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Medicines issued in hospital in 2009FACTSHEET
NHS Drug Expenditure – Top 10
When the NHS was launched in 1948 it had a budget of £437million (roughly £9billion at
today’s value). In 2008/9 it received over 10 times that amount (more than £100billion).
This equates to an average rise in spending over the full 60-year period of about 4% a year
once inflation has been taken into account. However, in recent years investment levels have
been double that to fund a major modernisation programme.
Some 60% of the NHS budget is used to pay staff. A further 20% pays for drugs and other
supplies, with the remaining 20% split between buildings, equipment and training costs on the
one hand and medical equipment, catering and cleaning on the other. Nearly 80% of the total
budget is distributed by local trusts in line with the particular health priorities in their areas.
The money to pay for the NHS comes directly from taxation. According to independent bodies
such as the King’s Fund, this remains the “cheapest and fairest” way of funding health care
when compared with other systems. The 2008/9 budget roughly equates to a contribution of
£1,980 for every man, woman and child in the UK.
Overall, drug expenditure represents about 10% of NHS drug expenditure. Following the 2010 General Election, the coalition government saw to it that all NICE approved drugs should be made readily available to all NHS England patients, irrespective of where they live, and as a consequence there has been a steady increase in the value of drugs issued in hospitals (secondary care). This equates closely with the fact that the newer drugs positively appraised by NICE tend to be very expensive in terms of acquisition cost (i.e. trade price to the NHS). The overall NHS expenditure on medicines in 2009 was £12.3 billion. The overall NHS expenditure on medicines in 2010 was £12.9 billion. In 2009 hospital use accounted for 30.9% of the total cost, up from 28.8% in 2008. In 2010 hospital use accounted for 31.7 per cent of the total cost, up from 30.9 In 2010, the cost of medicines rose by 5.6% overall but by 13.2% in hospitals In 2009, the cost of medicines rose by 4.8 per cent overall but by 7.7 per cent in In 2010, of the drugs positively appraised by NICE, the greatest overall cost was for atorvastatin but etanercept incurred the greatest cost in hospitals. In 2009, of the drugs positively appraised by NICE, the greatest overall cost was for atorvastatin but adalimumab incurred the greatest cost in hospitals. Table 1. Cost (£000s) of top 10 medicines issued in hospital in 2010 Table 2. Cost (£000s) of top 10 medicines issued in Primary care in 2010 5. Simvastatin (including combinations) mainly generic 82,134.8 6. Ezetimibe (excluding combinations) Ezetrol family 8. Pioglitazone (inc with metformin) Actos family 68,132.9 9. Buprenorphine (inc with naloxone) Subutex family 57,646.7 Table 3. Overall cost (£000s) of top 10 medicines issued in ALL sectors 2010 Table 4. Cost (£000s) of top 10 medicines issued in hospital in 2009 Table 5. Cost (£000s) of top 10 medicines issued in Primary care in 2009 1. Atorvastatin (Lipitor) 321,499.6 5. Simvastatin (including combinations) mainly generic 73,470.9 6. Ezetimibe (excluding combinations) Ezetrol family 8. Simvastatin (excluding combinations) generic 66,753.3 Table 6. Overall cost (£000s) of top 10 medicines issued in ALL sectors 2009 5. Olanzapine (Zyprexa) 123,113.1 6. Trastuzumab (Herceptin) Interestingly, the UK patents for the following brands will/have expire(d) in the following years. Clearly this will have a major impact on future data released in 2012. Due to the complex nature of patent law these dates are best estimates, at the time of writing this article and can not therefore be guaranteed. Sources: The NHS Information Centr If you find this article useful, please visito find more articles that you may be interested in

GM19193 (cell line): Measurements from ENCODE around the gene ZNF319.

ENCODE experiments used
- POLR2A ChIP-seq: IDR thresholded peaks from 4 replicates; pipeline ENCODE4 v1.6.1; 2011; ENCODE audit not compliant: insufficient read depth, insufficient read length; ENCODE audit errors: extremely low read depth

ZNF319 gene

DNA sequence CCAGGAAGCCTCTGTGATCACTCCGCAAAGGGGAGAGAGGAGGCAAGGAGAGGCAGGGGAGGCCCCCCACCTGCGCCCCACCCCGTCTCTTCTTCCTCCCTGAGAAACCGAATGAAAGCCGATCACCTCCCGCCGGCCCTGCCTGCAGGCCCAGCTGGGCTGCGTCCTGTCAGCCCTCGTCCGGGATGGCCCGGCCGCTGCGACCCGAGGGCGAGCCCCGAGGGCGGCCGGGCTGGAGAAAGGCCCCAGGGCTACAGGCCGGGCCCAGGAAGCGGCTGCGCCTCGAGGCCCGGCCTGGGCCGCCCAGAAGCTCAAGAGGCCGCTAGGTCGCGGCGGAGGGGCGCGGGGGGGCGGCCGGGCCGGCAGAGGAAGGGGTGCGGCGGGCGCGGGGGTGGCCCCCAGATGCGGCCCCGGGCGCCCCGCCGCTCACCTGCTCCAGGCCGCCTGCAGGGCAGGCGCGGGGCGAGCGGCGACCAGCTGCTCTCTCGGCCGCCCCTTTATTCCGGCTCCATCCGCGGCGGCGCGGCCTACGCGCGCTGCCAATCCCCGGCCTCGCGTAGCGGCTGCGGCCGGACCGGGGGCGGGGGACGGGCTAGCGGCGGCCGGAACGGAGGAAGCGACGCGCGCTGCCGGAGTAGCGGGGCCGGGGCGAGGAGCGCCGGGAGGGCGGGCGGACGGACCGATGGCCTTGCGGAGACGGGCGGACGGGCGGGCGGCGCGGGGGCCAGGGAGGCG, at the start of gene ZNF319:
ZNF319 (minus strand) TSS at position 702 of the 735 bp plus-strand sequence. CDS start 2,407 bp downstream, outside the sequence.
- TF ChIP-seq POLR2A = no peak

DUNGENESS ANGLING ASSOCIATION CONSTITUTION -21st MARCH 2014 1. NAME 1.1. Known as Dungeness Angling Association (DAA) - formed in 1998, by Phil Tapp. 2. OBJECTS 2.1. To foster and promote recreational sea angling at Dungeness. 2.2. To encourage participation irrespective of age, gender, race or religious belief. 2.3. To ensure that recreational sea angling harmonises within the Du